Demons (2:19)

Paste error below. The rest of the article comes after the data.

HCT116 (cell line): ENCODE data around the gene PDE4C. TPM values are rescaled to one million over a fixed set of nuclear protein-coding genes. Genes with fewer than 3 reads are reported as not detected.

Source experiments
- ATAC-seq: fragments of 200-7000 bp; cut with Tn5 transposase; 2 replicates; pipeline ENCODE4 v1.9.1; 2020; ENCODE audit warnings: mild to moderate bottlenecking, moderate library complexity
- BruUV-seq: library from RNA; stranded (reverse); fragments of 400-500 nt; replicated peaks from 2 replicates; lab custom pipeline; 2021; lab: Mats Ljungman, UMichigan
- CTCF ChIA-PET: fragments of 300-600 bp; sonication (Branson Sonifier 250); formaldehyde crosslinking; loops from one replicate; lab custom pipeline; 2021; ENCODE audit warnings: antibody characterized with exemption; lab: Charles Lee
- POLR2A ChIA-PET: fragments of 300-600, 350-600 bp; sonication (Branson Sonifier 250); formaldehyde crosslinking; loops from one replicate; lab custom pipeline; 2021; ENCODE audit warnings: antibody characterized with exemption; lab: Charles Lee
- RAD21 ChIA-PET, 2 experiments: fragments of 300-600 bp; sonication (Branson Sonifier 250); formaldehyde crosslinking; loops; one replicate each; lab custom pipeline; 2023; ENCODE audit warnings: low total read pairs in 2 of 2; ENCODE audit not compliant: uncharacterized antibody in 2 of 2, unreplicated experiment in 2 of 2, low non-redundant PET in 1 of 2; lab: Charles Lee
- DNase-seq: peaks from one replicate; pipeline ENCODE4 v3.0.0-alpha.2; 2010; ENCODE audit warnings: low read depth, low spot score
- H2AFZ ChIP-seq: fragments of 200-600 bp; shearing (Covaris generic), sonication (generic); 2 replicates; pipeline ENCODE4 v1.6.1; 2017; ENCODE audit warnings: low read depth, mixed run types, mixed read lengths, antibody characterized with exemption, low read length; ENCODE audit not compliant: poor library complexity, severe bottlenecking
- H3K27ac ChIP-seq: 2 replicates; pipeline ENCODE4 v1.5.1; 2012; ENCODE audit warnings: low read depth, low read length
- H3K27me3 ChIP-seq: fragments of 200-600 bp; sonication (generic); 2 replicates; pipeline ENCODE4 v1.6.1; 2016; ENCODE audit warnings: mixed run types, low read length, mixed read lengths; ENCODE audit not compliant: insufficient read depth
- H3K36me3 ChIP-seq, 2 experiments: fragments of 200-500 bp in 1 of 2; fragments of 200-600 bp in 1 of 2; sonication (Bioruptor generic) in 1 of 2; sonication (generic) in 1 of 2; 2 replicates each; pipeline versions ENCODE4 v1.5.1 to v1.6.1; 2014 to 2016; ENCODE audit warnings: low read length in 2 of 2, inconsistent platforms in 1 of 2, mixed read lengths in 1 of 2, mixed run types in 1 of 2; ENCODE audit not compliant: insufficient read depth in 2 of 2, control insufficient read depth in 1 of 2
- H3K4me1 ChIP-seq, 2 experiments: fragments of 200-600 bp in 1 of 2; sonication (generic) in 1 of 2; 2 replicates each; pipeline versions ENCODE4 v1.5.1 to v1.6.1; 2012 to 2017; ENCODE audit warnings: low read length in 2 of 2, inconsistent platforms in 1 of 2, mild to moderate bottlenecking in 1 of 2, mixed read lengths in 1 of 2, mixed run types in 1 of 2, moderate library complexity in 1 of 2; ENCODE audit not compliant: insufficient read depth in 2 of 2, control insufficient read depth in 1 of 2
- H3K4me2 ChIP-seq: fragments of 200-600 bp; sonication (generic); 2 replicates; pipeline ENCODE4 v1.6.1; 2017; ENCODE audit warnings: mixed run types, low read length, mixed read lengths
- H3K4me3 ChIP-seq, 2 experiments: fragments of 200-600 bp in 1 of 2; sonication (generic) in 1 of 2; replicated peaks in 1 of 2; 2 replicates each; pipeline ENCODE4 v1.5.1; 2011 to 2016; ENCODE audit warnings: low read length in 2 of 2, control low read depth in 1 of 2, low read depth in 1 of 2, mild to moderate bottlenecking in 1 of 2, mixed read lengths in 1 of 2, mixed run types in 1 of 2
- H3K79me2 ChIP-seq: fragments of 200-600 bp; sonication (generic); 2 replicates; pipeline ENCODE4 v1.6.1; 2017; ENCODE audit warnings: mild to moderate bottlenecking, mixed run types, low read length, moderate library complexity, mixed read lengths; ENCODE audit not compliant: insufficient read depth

The first example is devastating. What could there possibly be from which people of "faith" would want to distance themselves farther than demons? You believe (pisteueis) leaves the continuity of the theme of faith (pistis) unmistakable. But it is a doctrinal belief (believing that something is true) rather than genuine Christian faith (believing in Christ with trust and obedience); therefore it is hardly a rebuttal to what the apostle Paul wrote about faith. For the particular point of doctrinal belief James chooses the fundamental affirmation of Judeo-Christian monotheism from the Shema of Deuteronomy 6:4. This is devastating again, for no one claiming to have Christian faith could dismiss this as a trivial example. Even the demons believe in the sense of recognizing the truth, and they at least realize that it leaves them cause to shudder in fear rather than rest in confidence that they are saved. James may well be remembering the monotheistic fear that demons exhibited when confronted by Christ, for it made a powerful impression on observers (Mk 1:23-28; 5:1-20). The point is that believing the truth without obeying the truth does not save us at all, any more than it saves demons. In fact, the comparison to demonic "faith" implies that belief without obedience is even worse than useless.

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